Experienced advisors from the Norwegian Agricultural Extension Service, one of the partners in Organic-PLUS, participated actively in the discussion and demonstrated satisfactory results of raising broccoli transplants in a mixture of downgraded wool and a commercial growing media consisting of peat and composted cow manure. The wool fibers seemed to be a feasible substrate for root development. Large-scale organic growers purchase transplants from two producers. The quality of growing media is very critical, and the risk of failure is always present. In Norway, there is currently no test system for growing media, and there is a great need to develop a simple testing system ensuring that growing media are acceptable for plant growth. Such a system exists e.g. in the UK, a leading country in the effort of phasing out peat.

Replacing Peat in the UK

Margi Lennartsson from the Royal Horticultural Society and Coventry University presented the process that is in place for reducing the dependency on peat in growing media in UK, which has been a long-term work by many stakeholders over decades. In 2011 DEFRA (UK Government Department for Environment, Food and Rural Affairs) first introduced voluntary targets for phasing out the use of peat in horticulture, by 2020 in the hobby gardening sector and by 2030 for professional growers. However, as the 2020 target was not met, DEFRA has recently proposed to make the targets mandatory, whereby there would be a ban to use peat in the hobby gardening sector by 2024 and in professional horticulture by 2028. Margi also presented a tool developed in the UK to assess the responsibly sourcing/sustainability of growing media.

Assessments are based on a number of criteria, including water use, energy use, habitat and biodiversity, pollution, social compliance, resource use efficiency and renewability, with decision trees for each criteria. Several growing media on the market have now been assessed according to the Responsible Sourcing Scheme, some of which are are permitted for use in organic growing. Composted wood materials are an important ingredient in peat-free growing media in UK. Phasing out also the vermiculite, which consumes significant amounts of energy and is a non-renewable resource, is a challenge which we also need to consider.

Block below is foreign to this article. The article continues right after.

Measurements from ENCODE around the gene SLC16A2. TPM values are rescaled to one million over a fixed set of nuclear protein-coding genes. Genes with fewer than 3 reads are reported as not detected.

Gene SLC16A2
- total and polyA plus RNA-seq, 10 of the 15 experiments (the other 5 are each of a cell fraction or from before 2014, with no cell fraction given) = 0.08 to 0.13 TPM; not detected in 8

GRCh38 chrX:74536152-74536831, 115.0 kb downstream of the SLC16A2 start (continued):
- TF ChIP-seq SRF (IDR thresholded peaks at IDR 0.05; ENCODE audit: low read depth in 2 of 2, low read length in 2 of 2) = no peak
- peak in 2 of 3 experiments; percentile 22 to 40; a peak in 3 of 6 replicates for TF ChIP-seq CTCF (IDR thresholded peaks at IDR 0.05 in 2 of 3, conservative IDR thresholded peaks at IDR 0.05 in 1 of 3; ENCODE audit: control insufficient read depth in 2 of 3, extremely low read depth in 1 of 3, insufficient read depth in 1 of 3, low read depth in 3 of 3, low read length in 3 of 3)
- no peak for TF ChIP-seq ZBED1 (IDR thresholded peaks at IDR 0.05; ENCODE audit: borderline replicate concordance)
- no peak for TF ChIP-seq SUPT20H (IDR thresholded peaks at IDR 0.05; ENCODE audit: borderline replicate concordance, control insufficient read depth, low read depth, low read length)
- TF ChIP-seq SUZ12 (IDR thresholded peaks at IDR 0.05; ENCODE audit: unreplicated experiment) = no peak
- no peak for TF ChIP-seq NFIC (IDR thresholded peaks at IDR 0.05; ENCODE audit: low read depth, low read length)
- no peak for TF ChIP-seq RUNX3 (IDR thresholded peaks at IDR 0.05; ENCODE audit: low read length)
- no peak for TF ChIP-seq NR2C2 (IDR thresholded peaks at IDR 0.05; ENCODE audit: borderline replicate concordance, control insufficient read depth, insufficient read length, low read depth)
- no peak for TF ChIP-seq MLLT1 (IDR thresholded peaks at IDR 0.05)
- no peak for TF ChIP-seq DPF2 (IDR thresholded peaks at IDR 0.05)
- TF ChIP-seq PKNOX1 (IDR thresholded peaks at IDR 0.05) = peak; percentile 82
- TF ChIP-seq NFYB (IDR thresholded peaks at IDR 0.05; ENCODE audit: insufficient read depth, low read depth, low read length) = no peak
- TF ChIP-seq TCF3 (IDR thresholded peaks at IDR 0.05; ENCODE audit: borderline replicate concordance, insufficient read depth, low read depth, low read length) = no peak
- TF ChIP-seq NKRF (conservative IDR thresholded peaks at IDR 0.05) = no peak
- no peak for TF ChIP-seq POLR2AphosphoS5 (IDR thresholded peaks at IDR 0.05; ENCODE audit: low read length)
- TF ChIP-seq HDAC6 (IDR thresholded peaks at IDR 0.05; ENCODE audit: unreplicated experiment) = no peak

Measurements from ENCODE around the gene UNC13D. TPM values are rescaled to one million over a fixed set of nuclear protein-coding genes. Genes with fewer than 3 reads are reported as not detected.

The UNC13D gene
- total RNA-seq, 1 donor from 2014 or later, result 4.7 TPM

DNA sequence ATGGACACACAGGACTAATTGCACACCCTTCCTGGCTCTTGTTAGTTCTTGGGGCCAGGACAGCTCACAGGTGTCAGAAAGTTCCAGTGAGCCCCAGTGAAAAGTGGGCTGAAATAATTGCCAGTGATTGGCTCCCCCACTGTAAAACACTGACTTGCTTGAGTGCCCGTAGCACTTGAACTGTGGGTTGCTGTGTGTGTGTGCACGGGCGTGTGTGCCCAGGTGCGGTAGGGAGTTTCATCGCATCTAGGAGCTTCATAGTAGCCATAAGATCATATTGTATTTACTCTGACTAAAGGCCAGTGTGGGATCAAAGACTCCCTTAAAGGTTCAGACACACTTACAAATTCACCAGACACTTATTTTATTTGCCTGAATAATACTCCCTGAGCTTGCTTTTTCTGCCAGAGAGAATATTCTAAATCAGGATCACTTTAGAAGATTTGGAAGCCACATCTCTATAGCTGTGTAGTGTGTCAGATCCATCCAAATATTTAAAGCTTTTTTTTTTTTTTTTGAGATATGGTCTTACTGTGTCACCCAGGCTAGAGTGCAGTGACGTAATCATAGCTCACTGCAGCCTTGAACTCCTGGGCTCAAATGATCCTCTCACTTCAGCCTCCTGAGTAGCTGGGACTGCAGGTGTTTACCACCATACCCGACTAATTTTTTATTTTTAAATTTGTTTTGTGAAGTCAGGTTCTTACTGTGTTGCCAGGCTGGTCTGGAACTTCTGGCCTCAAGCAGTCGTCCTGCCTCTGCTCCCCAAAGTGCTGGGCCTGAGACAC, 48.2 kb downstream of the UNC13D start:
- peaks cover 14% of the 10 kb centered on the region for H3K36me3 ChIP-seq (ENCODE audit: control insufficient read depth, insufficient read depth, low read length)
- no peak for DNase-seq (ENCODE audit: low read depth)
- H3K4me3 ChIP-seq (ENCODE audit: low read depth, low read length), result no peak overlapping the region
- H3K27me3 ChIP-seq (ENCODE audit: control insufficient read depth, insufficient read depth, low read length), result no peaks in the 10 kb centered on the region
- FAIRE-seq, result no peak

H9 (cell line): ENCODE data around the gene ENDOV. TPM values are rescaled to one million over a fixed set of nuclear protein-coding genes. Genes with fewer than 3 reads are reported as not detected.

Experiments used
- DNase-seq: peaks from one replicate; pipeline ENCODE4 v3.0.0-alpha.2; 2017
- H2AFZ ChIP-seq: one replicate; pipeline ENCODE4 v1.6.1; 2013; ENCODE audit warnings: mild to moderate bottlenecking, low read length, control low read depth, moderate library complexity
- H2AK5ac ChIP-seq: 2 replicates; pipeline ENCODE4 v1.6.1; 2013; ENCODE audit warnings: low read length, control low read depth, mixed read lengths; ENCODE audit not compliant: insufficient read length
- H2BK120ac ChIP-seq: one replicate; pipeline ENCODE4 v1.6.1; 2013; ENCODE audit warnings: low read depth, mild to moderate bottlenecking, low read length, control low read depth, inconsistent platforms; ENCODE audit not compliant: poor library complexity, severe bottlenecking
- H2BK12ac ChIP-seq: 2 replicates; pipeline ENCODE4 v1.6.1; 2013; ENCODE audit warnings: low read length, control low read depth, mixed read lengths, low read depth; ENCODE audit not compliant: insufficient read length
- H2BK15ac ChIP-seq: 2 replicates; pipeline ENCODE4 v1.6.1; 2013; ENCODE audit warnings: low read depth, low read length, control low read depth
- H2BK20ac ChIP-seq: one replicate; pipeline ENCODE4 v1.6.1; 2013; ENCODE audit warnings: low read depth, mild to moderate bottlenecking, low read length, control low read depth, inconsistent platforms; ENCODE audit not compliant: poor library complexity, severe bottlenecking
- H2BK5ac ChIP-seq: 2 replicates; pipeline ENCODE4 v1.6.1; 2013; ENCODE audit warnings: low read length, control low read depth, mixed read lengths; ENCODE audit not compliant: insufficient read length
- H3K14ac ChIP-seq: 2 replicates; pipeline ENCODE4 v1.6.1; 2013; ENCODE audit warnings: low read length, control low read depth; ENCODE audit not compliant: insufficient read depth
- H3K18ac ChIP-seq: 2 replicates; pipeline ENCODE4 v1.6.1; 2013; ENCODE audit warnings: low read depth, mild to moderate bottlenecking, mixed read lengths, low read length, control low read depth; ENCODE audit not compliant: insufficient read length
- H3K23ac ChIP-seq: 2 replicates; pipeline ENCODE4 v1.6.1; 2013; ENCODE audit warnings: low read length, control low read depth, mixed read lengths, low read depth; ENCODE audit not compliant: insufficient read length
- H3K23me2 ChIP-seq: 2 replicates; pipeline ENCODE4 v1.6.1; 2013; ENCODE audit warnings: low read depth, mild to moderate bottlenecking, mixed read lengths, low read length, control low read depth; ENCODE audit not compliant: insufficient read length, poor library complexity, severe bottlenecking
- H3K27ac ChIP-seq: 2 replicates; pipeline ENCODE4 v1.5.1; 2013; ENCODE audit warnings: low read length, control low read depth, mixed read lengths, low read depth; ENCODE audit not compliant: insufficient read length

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Experiment with peat-free growth medium in Norway

Kirsty McKinnon referred to results obtained in Organic-PLUS to phase out peat in growing media. A study conducted in 2021, further described in the report from Organic-PLUS, compared compost of leaves or horse manure as growing media for transplants of iceberg lettuce and cauliflower. Germination occurred very fast in birch leaves composted over 3 years, but the leaf compost could not support further growth as well as the horse manure composts. Horse manure composted over 1 year was comparable with the control soil (a Klassman-Deilman product).

Anne-Kristin Løes and Susanne Friis Pedersen from the Organic-PLUS work package on soil, fertilisers, peat, and plastic, organised the communication event, which was considered highly useful by all participants. Everyone expressed their experiences and opinions, the conclusion being that there is a long way to go in order to manage and utilize organic materials for use as soil amendments in Norway, and also to reduce the consumption of peat.